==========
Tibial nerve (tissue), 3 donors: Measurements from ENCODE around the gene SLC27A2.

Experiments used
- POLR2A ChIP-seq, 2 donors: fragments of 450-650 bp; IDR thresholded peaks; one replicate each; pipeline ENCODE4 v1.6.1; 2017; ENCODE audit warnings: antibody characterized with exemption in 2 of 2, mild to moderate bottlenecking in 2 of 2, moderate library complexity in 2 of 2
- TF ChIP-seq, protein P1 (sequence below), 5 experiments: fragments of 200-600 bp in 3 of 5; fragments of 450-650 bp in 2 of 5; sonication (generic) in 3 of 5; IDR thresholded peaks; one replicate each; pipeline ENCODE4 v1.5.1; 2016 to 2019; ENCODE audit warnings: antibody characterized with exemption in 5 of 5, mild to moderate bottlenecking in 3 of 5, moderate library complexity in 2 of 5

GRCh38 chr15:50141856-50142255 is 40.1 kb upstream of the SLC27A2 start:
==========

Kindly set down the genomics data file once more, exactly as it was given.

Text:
Tibial nerve (tissue), 3 donors: Measurements from ENCODE around the gene SLC27A2.

Experiments used
- POLR2A ChIP-seq, 2 donors: fragments of 450-650 bp; IDR thresholded peaks; one replicate each; pipeline ENCODE4 v1.6.1; 2017; ENCODE audit warnings: antibody characterized with exemption in 2 of 2, mild to moderate bottlenecking in 2 of 2, moderate library complexity in 2 of 2
- TF ChIP-seq, protein P1 (sequence below), 5 experiments: fragments of 200-600 bp in 3 of 5; fragments of 450-650 bp in 2 of 5; sonication (generic) in 3 of 5; IDR thresholded peaks; one replicate each; pipeline ENCODE4 v1.5.1; 2016 to 2019; ENCODE audit warnings: antibody characterized with exemption in 5 of 5, mild to moderate bottlenecking in 3 of 5, moderate library complexity in 2 of 5

GRCh38 chr15:50141856-50142255 is 40.1 kb upstream of the SLC27A2 start: